Now to the question of anonymity. This is a tricky one. I completely agree that the production of anonymity is, or has been, one of the recurring factors of much “documentary”, “humanistic”, and even “journalistic” photography and photo reportage. But as the rephotographic and archaeological inquiries you cite suggest, there is often a chance — at least for those “iconic” photographs whose subjects one is used to thinking of as anonymous — that the subjects will be identified; in fact, this type of “forensic” quest for the real person behind the iconic mask has become, at least on the American editorial scene, something of an industry. But what about the anonymity that produces itself within, say, my very own family? I have been trying to identify the subjects of a group of family portraits from my grandmother’s archives, subjects who are only three generations removed from me; and I am, in most cases, reduced to guess work, i.e. interpolations and inductions based on recurrence of some faces that I can identify with certainty in various groups; but even the similarity of a face from one portrait to the next leaves me in doubt. Now you are right to point out that this type of search is very common nowadays, among individual families but also among “communities” of various sizes and origins. And of course it is not so new, as a whole fictional literature of found portraits and musings on mysterious faces seen in them testifies. Still, I do think this is also a topic that ought to be of more concern to the histories of photography of today, or of the future. When in the future — assuming that means of durably preserving photographs and especially digital images are found — families and historians will be separated from the time of picture-making not by one century, as is about the norm for a lot of European families today, but by two or three, what sort of a relationship — what sort of knowledge — will be attached to such photographic portraits? Will they become as meaningless as laundry tickets?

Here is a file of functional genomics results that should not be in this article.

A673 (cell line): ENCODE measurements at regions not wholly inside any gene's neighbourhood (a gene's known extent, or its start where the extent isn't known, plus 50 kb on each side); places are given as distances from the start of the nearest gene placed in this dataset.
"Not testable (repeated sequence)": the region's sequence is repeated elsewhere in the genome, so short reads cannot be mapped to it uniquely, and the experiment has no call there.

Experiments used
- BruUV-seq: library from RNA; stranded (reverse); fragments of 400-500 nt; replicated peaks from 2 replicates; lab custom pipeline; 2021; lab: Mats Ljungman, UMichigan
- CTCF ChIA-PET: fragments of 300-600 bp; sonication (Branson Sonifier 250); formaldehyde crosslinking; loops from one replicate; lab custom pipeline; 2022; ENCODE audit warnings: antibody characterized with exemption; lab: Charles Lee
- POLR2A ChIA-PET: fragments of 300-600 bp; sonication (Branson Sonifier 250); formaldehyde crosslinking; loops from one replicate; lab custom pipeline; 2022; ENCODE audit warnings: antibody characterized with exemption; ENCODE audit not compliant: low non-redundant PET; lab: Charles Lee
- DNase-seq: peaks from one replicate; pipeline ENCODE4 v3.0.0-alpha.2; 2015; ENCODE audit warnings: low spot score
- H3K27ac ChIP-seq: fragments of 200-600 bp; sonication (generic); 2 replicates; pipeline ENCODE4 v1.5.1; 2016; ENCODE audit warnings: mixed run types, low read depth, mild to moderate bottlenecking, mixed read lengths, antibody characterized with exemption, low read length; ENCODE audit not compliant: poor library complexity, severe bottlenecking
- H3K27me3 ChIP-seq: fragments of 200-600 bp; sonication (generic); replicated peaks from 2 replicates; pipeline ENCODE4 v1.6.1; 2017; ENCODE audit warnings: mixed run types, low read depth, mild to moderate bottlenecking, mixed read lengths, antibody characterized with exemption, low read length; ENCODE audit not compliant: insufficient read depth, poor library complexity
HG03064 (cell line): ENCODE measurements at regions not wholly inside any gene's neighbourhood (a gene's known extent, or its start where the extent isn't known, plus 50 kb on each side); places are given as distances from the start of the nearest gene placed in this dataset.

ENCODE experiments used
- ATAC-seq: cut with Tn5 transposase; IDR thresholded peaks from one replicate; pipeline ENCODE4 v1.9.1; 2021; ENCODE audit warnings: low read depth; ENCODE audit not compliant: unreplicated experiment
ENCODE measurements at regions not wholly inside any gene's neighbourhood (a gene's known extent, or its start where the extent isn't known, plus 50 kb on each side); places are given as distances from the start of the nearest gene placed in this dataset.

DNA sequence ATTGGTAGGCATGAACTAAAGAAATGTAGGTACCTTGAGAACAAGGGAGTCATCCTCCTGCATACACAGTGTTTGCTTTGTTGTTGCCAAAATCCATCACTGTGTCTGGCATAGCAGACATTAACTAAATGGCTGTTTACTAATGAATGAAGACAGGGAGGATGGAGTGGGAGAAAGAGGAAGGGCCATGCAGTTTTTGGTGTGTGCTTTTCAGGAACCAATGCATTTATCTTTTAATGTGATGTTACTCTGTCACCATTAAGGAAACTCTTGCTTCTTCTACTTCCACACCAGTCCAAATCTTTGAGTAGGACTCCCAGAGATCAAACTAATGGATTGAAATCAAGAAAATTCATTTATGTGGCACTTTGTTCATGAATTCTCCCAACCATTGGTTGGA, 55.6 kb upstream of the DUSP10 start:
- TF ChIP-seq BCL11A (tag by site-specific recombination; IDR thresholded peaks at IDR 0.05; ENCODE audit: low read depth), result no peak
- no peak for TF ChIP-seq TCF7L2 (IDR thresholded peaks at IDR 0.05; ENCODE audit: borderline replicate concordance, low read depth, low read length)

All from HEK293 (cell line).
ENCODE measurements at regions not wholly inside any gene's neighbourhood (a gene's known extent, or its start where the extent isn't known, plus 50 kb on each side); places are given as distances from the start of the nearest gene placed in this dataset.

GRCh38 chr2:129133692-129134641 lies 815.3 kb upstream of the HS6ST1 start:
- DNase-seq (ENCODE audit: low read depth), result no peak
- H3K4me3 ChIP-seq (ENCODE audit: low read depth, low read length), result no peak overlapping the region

• Bill Gleeson
        Posted 21. February 2014 at 5:11 pm | Permalink